- The Washington Times - Tuesday, November 3, 2020

Twitter tried to subvert the Constitution by using the free market to turn the censoring of conservative thought into a defensible position. And now Americans are using their free-market choices to say goodbye to Twitter.

That’s called tit for tat.

That’s called just due.

That’s called paying the piper.

It was only a matter of time before Americans, en masse, grew weary of the whole social media clampdown on conservative thought. It was turning into quite a cycle: Social media minions censor conservatives — followed by public outcry — followed by congressional hearing — followed by social media executive denials of censorship — followed by social media minions censor conservatives — followed by public outcry — followed by — well, the picture’s pretty clear.



It was a never-ending circus act, one that always left the American public in the lurch, left to either make the case that government should crack down on private businesses or to accept that conservatives should just suck it up and suffer the censorship. Social media’s leftist leaning leaders have been particularly adept at using America’s own freedoms to their particular anti-freedom purposes.

After all, the First Amendment only applies to government, not private businesses. Right?

Yet a private business that receives special shielding from the government, i.e. Section 230, which protects it from being sued for content created by users, ought not hide behind that special protection when its influence and presence grows so big that it’s become more a publisher, or news outlet, or publisher of news, than a platform that touts its openness to all views, all thoughts, all across the board. Right again?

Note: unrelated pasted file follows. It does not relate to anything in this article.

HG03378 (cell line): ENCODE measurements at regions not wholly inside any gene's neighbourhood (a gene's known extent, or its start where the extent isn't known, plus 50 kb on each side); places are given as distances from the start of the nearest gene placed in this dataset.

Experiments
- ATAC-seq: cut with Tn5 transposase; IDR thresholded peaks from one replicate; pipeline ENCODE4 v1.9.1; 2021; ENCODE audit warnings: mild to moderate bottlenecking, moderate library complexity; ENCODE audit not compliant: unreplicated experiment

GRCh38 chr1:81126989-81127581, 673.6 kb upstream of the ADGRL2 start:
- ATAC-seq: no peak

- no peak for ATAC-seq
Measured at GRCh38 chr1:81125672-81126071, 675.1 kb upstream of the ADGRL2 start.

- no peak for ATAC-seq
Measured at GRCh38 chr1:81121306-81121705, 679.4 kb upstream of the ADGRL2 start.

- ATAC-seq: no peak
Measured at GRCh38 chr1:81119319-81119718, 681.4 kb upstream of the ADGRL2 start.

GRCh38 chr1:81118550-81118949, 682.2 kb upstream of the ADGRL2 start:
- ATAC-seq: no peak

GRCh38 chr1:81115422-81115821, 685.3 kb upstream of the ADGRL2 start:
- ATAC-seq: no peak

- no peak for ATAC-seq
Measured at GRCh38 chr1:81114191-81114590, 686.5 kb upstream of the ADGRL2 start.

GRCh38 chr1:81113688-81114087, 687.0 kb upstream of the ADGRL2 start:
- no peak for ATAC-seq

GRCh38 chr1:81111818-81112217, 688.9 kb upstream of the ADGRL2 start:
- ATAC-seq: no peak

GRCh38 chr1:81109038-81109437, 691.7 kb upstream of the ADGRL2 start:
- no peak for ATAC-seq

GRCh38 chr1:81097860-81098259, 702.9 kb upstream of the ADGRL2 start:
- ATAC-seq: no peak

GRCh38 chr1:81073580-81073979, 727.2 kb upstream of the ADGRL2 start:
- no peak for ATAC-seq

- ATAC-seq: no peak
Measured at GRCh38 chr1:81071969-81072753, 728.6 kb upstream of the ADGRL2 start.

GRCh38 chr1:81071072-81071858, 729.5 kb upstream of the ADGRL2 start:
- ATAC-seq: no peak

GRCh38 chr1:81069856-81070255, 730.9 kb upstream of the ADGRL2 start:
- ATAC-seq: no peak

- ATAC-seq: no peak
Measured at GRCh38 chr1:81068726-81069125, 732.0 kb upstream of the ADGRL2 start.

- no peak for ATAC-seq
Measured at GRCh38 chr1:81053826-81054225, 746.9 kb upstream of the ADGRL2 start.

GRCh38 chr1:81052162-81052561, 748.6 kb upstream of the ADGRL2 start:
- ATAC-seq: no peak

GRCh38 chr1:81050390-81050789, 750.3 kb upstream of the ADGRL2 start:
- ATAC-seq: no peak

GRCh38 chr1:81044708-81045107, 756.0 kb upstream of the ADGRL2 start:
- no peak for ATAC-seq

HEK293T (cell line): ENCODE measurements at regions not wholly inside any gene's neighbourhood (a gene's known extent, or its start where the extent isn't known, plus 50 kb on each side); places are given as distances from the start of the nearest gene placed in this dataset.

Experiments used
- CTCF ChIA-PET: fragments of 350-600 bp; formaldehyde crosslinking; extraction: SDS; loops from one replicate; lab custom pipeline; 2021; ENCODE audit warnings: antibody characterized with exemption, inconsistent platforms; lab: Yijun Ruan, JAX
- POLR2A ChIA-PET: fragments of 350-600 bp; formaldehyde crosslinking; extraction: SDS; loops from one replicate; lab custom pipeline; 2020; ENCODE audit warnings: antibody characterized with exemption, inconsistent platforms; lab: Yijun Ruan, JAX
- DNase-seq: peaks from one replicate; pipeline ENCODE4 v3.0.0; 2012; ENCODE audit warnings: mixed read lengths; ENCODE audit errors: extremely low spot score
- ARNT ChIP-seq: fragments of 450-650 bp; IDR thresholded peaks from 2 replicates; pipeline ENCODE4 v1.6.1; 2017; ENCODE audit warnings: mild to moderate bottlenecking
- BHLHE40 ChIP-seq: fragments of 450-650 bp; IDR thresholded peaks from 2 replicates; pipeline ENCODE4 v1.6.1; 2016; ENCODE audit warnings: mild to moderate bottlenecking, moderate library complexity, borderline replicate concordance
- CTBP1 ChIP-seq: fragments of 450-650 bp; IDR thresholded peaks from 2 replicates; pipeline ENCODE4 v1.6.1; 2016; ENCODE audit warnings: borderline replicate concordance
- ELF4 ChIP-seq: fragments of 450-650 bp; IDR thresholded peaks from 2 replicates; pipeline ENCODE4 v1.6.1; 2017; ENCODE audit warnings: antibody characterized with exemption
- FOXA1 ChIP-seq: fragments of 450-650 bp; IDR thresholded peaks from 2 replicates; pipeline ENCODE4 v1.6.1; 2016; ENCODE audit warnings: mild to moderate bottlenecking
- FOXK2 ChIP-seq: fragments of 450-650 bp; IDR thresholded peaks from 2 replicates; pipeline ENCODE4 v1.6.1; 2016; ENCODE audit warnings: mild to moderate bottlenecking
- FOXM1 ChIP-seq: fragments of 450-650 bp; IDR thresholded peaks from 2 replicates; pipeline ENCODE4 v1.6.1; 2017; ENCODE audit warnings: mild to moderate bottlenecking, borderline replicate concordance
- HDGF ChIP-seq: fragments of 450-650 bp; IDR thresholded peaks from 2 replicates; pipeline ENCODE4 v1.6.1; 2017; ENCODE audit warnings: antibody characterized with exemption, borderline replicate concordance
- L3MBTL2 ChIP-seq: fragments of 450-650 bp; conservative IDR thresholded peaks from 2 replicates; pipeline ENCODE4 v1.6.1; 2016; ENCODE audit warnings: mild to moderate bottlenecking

In other words — and this is a compelling argument — you can’t take Section 230 protections and simultaneously edit content as if a publisher.

Not when the content that’s being edited is political in tone. Like The New York Post’s recent Hunter Biden bombshell. Or the many, many, many who’ve simply retweeted The Post piece.

Or anyone else who’s written critically of Democratic candidates, politicos or the party in general.

And then to not even explain the censorship, but rather send a form letter about violating some standards of community behavior? Tsk-tsk.

The people don’t like it. And they start to show their dislike by taking their business elsewhere.

Twitter shares plunge as user growth slows,” Fox Business recently reported.

The story goes on to say how Twitter posted decent quarterly revenues, but the expected daily user rate came in flat. Very flat, actually.

Twitter posted much stronger than expected third-quarter results thanks to surging advertiser demand,” Fox Business found. “[H]owever, profit slipped and daily users came in lower than analysts expected. The San Francisco company earned $28.66 million, or 4 cents per share, in the July-September period.”

The earnings is 22% less than a year ago. Some of that can be chalked to COVID-19, of course. But here’s the interesting part: Forecasts of daily user figures aren’t looking so great.

Twitter had 187 million daily users, on average, in the third quarter, but below analysts’ expectations of 195.6 million,” Fox wrote.

So, either Twitter has been busily booting even more conservatives that make the news, or users are abandoning the platform at a high rate.

Smart money is on option two.

Minus the hard left, Americans by and large cherish their freedom of speech. And they don’t take kindly to rich, elitist tech giants going to Congress and lying their butts off, pretending as if they don’t censor. The “who, me?” line gets old, but quick.

If Twitter’s losing its users, that means one thing and one thing for sure: Free speech is seeing a resurgence.

Free speech advocates are looking for a new outlet. That’s not just good for all Americans; that’s good for America’s free market, as well.

• Cheryl Chumley can be reached at cchumley@washingtontimes.com or on Twitter, @ckchumley. Listen to her podcast “Bold and Blunt” by clicking HERE. And never miss her column; subscribe to her newsletter by clicking HERE.

Sign up for Daily Opinion Newsletter

Manage Newsletters

Copyright © 2020 The Washington Times, LLC. Click here for reprint permission.

Please read our comment policy before commenting.

 

Click to Read More and View Comments

Click to Hide